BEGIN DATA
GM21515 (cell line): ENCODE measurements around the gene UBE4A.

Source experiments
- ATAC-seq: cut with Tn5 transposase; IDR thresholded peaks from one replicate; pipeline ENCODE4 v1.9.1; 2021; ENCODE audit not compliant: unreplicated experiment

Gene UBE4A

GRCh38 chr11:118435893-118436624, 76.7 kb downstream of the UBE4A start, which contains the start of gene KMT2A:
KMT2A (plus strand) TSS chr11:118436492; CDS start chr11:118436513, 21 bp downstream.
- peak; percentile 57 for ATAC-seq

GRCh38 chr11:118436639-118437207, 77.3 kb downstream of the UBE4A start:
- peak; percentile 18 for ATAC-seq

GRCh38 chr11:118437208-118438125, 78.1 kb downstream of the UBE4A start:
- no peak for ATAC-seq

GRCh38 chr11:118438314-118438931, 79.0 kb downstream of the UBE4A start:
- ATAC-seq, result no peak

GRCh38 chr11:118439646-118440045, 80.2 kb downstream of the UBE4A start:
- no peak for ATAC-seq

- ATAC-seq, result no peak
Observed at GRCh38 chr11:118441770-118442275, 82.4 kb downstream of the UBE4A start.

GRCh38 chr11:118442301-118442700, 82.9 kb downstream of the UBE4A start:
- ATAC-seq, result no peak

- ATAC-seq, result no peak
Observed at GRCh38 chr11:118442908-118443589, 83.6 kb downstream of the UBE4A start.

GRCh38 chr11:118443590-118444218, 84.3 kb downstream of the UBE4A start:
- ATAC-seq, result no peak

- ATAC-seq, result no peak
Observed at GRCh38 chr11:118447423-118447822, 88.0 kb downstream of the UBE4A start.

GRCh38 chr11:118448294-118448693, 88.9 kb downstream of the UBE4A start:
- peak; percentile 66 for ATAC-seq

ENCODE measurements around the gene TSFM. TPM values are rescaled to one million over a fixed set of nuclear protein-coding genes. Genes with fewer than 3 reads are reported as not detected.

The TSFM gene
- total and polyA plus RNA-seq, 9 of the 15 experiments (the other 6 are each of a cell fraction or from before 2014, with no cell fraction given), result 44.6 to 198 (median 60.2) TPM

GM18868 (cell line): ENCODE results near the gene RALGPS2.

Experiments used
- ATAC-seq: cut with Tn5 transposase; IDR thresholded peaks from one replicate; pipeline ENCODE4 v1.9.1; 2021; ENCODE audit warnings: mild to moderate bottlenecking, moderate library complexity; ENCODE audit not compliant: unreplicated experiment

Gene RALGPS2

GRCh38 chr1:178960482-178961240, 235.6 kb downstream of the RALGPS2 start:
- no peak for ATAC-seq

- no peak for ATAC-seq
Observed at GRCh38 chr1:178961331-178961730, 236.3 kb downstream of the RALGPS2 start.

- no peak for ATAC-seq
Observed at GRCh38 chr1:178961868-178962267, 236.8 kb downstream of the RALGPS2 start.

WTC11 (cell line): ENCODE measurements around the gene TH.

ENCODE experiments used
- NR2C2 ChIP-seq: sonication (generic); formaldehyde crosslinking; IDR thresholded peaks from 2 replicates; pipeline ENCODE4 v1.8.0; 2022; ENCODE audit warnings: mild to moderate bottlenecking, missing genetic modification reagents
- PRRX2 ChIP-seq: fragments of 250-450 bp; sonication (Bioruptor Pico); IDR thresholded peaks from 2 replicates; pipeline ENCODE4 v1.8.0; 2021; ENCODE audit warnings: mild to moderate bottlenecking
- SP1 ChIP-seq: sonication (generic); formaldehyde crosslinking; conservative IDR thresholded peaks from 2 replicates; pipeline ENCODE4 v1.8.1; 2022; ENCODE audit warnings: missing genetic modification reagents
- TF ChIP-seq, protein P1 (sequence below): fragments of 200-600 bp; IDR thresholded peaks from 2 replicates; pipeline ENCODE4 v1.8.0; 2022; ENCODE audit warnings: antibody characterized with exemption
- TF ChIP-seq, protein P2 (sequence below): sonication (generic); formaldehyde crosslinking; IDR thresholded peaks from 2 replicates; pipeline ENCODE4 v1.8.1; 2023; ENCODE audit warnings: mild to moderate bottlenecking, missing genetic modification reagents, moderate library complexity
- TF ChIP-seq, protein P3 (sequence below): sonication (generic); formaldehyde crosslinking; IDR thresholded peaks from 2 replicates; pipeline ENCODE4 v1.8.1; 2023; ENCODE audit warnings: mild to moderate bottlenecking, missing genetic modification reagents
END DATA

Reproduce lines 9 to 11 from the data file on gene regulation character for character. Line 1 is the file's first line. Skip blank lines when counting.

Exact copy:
- peak; percentile 18 for ATAC-seq

GRCh38 chr11:118437208-118438125, 78.1 kb downstream of the UBE4A start:
- no peak for ATAC-seq